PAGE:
Last fall, Linda moved some of our roses from the front yard around to the side yard across from where I grow our lettuce. That area gets some shade in the hot afternoons, so she thought they might do better. And they did! The one we noticed the most difference in was the Mom Rose, which had always done poorly in the front yard. This year it had the most beautiful blooms, as evidenced by this picture below.

We also moved one of my peonies last fall to a sunnier spot in the front yard, and it did amazingly this year! Actually, all of our flowers seemed to be especially beautiful this year, and we think it is because we had a much cooler and wetter start to the summer.

We did manage to get a couple of trips in this summer. One was our annual (except for during the height of Covid) trip to Leavenworth, WA, for my birthday at the end of June. This was our first pleasure trip outside of Yakima since September of 2019, so we were extremely ready for it. We always spend just a couple of nights there because for us, that is enough of being away from home. Of course, since it was Leavenworth (which is known for its microbreweries and all-around beer culture), there was a fair amount of beer-drinking, as well as pizza-eating. We took a nice hike on a nearby trail one morning, and it was so nice to have some different scenery for our walk. All in all, it was a very welcome and enjoyable vacation.

Then, in August, we went to the Seattle/Tacoma area for the celebration of Wendy and Emily’s birthdays. First, we stopped off at Emily’s new condo (she got it right before Covid, but we hadn’t seen it until now). What a beautiful home she has made! So tidy and neat, tastefully decorated, just perfect for her. Being the Disney freak that she is, Emily decorated one wall of her condo with some of her collection of Mouse Ears (picture below). We were so glad she was able to get moved in and settled before everything went south with the pandemic.

After going out to lunch with Em, we headed to Wendy and Robin’s condo. We finally got to meet our doggo-nephew, Zorro. What a good boy he is, indeed! I may be a bit biased (being the aunt and all that), but I think he is just gorgeous. He is such a well-behaved dog, and smart, too! The entire time we were there, I only heard him bark a couple of times, and there was no jumping up and slobbering on us. (LOL) Every time I look at his picture, he makes me smile.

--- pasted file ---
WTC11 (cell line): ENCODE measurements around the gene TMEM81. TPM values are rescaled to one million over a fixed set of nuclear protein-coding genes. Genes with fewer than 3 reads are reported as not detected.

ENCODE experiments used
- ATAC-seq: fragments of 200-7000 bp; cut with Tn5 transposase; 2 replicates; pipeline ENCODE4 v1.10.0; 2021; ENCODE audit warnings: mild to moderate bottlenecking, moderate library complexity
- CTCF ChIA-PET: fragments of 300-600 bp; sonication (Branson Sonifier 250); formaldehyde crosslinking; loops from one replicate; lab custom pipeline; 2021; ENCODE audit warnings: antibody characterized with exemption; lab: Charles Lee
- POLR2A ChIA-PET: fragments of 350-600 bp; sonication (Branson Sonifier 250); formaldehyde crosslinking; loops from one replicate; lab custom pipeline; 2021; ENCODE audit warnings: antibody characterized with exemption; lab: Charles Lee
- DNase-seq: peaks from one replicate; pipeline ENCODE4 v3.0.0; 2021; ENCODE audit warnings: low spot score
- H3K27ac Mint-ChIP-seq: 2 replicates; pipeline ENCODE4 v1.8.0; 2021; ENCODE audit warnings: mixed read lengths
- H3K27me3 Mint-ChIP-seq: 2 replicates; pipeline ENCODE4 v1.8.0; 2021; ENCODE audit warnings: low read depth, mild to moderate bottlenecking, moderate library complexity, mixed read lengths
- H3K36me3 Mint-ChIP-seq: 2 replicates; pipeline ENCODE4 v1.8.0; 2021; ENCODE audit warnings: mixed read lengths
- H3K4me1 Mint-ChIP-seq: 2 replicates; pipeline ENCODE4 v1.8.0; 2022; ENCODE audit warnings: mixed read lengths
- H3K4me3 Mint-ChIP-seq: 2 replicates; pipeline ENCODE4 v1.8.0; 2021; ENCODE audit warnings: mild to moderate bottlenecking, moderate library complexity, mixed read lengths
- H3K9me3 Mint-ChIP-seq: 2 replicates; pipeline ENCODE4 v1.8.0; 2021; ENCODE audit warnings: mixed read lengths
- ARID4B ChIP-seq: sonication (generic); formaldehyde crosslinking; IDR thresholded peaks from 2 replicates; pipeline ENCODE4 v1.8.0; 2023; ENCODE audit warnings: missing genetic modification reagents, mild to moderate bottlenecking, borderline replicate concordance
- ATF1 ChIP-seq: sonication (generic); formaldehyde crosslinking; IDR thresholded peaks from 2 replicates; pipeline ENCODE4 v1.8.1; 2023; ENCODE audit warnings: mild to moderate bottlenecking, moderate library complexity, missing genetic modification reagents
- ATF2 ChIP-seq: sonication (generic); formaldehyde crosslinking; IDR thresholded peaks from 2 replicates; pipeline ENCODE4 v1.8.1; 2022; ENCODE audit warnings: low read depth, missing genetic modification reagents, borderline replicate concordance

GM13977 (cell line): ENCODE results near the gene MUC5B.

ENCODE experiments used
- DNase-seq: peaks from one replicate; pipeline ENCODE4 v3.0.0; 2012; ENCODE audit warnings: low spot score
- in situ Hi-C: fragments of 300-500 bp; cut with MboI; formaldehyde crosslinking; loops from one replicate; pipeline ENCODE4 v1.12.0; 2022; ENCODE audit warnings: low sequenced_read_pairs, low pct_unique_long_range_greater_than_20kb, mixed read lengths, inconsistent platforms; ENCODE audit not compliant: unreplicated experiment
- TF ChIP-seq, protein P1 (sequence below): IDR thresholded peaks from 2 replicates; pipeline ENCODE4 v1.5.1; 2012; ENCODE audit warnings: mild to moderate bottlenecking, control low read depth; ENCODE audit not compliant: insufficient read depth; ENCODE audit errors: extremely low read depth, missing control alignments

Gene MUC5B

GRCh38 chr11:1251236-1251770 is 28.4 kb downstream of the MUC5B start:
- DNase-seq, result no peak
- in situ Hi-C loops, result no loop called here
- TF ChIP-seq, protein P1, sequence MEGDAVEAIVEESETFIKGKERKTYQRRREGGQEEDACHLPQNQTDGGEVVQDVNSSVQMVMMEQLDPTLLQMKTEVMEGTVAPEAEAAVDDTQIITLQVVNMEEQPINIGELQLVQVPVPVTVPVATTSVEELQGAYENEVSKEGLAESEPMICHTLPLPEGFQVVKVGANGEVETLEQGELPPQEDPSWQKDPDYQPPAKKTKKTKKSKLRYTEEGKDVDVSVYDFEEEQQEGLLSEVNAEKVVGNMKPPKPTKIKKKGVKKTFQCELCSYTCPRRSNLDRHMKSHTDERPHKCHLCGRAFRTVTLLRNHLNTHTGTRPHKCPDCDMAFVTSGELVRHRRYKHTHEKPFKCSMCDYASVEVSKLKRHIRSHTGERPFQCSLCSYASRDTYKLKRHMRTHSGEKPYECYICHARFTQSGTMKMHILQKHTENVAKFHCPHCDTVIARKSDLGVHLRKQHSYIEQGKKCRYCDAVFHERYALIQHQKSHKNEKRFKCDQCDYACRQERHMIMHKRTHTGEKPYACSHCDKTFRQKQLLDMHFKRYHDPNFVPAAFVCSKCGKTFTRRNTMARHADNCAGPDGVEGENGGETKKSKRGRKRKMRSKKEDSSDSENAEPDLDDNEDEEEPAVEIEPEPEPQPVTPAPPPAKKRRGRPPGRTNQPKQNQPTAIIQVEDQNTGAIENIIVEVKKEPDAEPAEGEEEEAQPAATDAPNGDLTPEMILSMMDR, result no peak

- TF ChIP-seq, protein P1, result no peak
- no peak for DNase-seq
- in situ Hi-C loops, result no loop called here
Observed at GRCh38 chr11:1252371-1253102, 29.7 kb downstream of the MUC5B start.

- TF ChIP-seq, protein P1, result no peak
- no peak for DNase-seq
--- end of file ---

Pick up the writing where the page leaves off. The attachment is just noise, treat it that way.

On birthday day, we had a nice walk with Wendy and Zorro down to Chambers Bay. It was a beautiful, clear, warm day, and the bay was sparkling in the sun. Later that afternoon, Emily arrived and we sat around on the the back patio watching birds, squirrels, and bunnies…and watching Zorro watch them. After a while we had our cocktail hour and the two birthday girls opened their presents. Robin cooked us all a wonderful supper of roast chicken, which we enjoyed with a cucumber/onion salad and some French potato salad. After dinner, we all had a slice of each of the birthday cakes that Emily had brought (gluten-free and dairy-free, of course). They were made by a bakery near where she lives and they were so cute. The little one was a carrot cake (which I think is my favorite cake ever), and the other was a lemon cake with cream cheese frosting. Absolutely delicious! So we had a very enjoyable weekend with family…talking, eating and drinking.

Back in Yakima, things returned to normal which means not a whole lot going on. My “garden” was an absolute bust this year. In the back garden area, I only planted two tomato plants, two squash plants, and one jalapeño pepper plant. One tomato plant did not give me a single tomato all season long. In fact, a tomato never even started to form on it. Amazing! The other tomato plant gave me only a handful of very tiny tomatoes about twice a week, until it stopped producing in September. My zucchini plant put out about four zucchini fruits, but all of them failed to mature except for one, which was still very small when I picked it last week. The other squash plant, a Delicata, produced four small squash, each about the size of a tennis ball. The jalapeño gave me a total of ten peppers all summer long. I had planted three Shishito peppers and one banana pepper in the front yard, and those plants did a bit better. The Shishitos produced enough peppers for me to sauté a pan full three times, and the banana pepper plant produced about five peppers. So, needless to say, next year I am not going to plant anything unless it’s in a pot.

The volunteer tomatoes that came up on their own over by the side of the house produced way better than the ones out in the actual garden. But they didn’t go great guns, either. The tomatoes that I got off my last harvest before we pulled the plants up (below) is the largest harvest all summer, and it was only enough to fill a large mixing bowl. Sad!

You, like me, might wonder what is to blame for my poor garden harvest? The primary answer is the weather. We had a very late Winter, and when Spring finally showed up, it was an unusually cold one. All the plants got a late start, and since Yakima’s growing season is very short even in a good year, things just didn’t have enough time to mature before the days started getting shorter and the nights cooler. Linda spoke to the owner of Johnson’s Orchards a month or so ago and he said that in 45 years of growing pears here in the Yakima Valley, he has never seen them do as poorly as they did this year. I’ve been seeing similar reports on Facebook from others as well. Hopefully, next year will be better.

Below is a short video that I took of some of the insects I observed this summer. The butterfly is a Coronis Fritillary.


Summer Girl had a typical summer of just lazing around doing nothing. When I would water the front yard she would sometimes rouse herself and come out there to keep me company. One day she had an encounter with a couple of Scrub Jays, and I just had to video it because it was so cute. They were all about trying to annoy her, and she just couldn’t be bothered!

Join me every Wednesday (barring any unforeseen circumstances) for more from the Southerner in the Northwest.